A report by The Standard on Sunday, November 22, indicated that county officers had stormed Scion Healthcare Limited and arrested its administrator and accountant.
As a result, Badi, alongside the landlord of the building on which the hospital is housed in Eastleigh, was ordered to pay Scion’s proprietor Augustine Kinyua the money.
The proprietor told the court that the landlord, Peter Maina, was hell bent on kicking him out of the premises.
He further claimed that Maina’s quest was halted by the rent tribunal cases before he sought other means of getting him out of the premises.
Kinyua further noted that the landlord conspired with Nairobi County officials to kick him out over rent raw.
He detailed that Maina lodged a complaint with the county’s Health Department claiming that the hospital was a health hazard in the area.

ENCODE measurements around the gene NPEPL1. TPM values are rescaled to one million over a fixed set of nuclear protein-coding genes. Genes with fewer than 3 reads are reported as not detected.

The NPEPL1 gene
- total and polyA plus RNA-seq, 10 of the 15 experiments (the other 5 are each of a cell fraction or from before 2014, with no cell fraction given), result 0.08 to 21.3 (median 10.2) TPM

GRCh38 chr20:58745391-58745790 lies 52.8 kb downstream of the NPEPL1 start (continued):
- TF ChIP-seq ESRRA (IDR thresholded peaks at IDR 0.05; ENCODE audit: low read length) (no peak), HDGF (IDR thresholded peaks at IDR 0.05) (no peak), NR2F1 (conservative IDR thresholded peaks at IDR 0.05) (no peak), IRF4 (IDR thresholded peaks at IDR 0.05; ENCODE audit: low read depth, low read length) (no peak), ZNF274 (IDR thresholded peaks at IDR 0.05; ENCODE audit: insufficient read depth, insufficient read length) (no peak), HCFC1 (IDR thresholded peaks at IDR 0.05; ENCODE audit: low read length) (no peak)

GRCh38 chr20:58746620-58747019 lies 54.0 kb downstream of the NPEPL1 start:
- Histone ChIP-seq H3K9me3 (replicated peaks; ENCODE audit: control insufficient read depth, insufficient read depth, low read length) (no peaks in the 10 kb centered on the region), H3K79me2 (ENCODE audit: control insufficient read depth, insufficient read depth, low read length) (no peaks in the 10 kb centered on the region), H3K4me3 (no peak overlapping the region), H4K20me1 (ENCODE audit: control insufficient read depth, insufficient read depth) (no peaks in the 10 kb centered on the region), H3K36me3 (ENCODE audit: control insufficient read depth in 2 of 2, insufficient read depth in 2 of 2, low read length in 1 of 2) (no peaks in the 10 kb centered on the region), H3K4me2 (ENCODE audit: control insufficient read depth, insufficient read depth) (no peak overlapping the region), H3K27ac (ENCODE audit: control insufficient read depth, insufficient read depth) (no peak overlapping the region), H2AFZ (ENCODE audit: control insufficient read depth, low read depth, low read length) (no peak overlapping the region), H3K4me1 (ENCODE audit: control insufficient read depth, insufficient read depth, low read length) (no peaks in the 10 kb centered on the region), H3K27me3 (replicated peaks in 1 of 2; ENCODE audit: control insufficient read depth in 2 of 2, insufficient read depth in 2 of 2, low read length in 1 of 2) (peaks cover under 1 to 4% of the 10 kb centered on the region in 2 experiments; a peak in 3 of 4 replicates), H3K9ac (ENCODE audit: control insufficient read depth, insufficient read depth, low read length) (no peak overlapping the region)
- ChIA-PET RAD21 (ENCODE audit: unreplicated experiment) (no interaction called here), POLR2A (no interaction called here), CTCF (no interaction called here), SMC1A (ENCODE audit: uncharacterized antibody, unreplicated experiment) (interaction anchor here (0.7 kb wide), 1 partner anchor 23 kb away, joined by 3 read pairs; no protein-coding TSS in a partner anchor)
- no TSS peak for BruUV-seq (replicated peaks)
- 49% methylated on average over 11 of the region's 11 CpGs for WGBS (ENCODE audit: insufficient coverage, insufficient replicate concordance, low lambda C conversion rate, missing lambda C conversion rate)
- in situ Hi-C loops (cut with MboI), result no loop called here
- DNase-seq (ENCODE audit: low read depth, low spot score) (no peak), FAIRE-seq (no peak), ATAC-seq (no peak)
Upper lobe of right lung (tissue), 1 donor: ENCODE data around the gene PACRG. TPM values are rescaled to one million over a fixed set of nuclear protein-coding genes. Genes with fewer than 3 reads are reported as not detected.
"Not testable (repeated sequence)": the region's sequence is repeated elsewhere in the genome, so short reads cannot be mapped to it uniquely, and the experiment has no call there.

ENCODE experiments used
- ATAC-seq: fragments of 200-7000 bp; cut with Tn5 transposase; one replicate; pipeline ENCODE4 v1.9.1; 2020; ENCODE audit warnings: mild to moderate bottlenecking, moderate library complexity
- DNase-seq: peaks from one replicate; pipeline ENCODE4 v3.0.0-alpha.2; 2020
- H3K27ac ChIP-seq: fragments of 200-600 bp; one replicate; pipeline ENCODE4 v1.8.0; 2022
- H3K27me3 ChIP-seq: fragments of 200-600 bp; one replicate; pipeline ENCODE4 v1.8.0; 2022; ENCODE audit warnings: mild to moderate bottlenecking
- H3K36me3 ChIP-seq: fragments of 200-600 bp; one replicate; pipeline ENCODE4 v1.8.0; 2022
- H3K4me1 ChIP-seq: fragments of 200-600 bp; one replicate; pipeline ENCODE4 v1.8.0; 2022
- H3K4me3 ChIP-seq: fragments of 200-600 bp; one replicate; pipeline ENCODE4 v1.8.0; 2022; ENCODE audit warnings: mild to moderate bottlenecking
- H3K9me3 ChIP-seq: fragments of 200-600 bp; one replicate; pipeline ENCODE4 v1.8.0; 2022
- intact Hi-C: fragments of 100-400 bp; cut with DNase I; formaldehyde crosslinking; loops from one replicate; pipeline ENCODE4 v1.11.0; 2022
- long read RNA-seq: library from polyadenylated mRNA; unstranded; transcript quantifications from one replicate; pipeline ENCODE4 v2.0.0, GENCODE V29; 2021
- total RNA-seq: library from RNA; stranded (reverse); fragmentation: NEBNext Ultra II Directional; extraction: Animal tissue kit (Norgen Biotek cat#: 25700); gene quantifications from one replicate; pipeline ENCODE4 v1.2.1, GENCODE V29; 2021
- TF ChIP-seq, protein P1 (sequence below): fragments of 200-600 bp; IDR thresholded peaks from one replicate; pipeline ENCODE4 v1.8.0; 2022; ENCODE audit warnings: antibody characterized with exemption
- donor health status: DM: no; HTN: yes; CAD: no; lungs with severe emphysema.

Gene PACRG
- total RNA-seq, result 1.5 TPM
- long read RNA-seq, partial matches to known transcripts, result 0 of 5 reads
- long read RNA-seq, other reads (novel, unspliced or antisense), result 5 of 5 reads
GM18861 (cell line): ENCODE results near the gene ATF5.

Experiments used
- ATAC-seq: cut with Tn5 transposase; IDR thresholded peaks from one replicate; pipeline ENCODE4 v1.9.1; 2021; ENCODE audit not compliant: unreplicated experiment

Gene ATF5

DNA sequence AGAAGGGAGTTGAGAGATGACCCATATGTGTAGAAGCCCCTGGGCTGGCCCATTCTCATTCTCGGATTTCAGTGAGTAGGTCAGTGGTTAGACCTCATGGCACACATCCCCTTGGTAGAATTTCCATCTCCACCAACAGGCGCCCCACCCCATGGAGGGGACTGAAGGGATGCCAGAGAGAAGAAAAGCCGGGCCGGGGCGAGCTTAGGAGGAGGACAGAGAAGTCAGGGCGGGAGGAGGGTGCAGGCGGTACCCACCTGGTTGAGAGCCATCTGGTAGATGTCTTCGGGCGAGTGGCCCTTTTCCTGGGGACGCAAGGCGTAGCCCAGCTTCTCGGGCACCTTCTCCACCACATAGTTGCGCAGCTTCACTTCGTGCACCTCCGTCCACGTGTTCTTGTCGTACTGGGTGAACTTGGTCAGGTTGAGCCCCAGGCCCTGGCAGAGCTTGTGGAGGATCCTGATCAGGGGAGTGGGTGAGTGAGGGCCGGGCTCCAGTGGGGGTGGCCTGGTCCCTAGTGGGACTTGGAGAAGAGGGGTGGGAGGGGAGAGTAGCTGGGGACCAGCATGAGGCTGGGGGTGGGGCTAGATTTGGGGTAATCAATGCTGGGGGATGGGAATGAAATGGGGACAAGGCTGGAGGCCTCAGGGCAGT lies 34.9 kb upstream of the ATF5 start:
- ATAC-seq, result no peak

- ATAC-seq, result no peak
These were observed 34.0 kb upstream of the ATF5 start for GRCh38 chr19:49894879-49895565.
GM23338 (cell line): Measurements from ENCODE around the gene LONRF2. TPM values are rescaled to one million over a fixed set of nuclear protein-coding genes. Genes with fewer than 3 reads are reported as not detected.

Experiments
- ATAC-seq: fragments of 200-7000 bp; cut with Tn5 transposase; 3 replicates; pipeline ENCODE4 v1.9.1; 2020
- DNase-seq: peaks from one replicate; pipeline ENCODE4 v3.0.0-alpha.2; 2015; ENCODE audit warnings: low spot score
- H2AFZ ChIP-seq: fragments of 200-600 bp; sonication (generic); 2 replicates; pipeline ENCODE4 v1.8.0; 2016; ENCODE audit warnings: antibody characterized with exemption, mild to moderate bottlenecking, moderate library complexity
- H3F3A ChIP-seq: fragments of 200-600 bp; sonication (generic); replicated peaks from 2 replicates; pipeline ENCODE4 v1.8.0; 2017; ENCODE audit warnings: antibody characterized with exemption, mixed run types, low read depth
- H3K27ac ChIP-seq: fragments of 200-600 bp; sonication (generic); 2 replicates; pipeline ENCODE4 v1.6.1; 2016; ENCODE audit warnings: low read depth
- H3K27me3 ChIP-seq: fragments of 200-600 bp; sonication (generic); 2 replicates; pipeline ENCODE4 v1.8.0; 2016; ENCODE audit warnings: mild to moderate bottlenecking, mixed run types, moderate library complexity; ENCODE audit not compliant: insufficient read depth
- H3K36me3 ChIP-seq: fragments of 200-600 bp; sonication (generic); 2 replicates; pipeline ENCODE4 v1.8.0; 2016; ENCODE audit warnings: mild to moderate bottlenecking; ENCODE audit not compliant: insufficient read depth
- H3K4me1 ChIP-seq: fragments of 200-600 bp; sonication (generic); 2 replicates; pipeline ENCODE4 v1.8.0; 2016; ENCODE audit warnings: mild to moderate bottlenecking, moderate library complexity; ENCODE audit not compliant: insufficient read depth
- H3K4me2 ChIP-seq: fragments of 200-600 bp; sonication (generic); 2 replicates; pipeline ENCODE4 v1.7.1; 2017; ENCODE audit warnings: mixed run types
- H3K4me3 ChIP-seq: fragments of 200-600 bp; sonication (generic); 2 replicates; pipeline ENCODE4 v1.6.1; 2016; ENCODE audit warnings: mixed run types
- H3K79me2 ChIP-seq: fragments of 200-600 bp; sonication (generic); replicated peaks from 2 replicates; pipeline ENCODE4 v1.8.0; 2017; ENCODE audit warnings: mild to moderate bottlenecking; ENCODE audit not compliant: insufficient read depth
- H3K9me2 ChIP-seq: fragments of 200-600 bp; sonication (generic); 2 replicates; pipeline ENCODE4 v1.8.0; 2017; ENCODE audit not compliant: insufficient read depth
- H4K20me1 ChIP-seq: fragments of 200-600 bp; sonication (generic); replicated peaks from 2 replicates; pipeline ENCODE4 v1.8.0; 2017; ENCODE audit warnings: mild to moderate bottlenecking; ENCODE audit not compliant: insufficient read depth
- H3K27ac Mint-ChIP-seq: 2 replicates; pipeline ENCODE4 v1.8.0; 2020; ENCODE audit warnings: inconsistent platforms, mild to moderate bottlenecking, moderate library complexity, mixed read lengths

In his ruling, Justice Antony Murima noted that public servants should serve the public good and not get entangled in personal vendetta.
“State organs, State officers and public officers serve the larger public good.
“They must resist the temptation of being used to settle personal vendetta between private individuals or entities,” stated the judge.
The two were also directed to settle the case bills incurred by the firm.
In court documents, the hospital, through its legal team, claimed that it was illegally closed down after a notice emerged from Nairobi Health CEC Hitan Majevdia dated April 3, 2020, yet it was licensed to operate.
The case was at the time filed as urgent.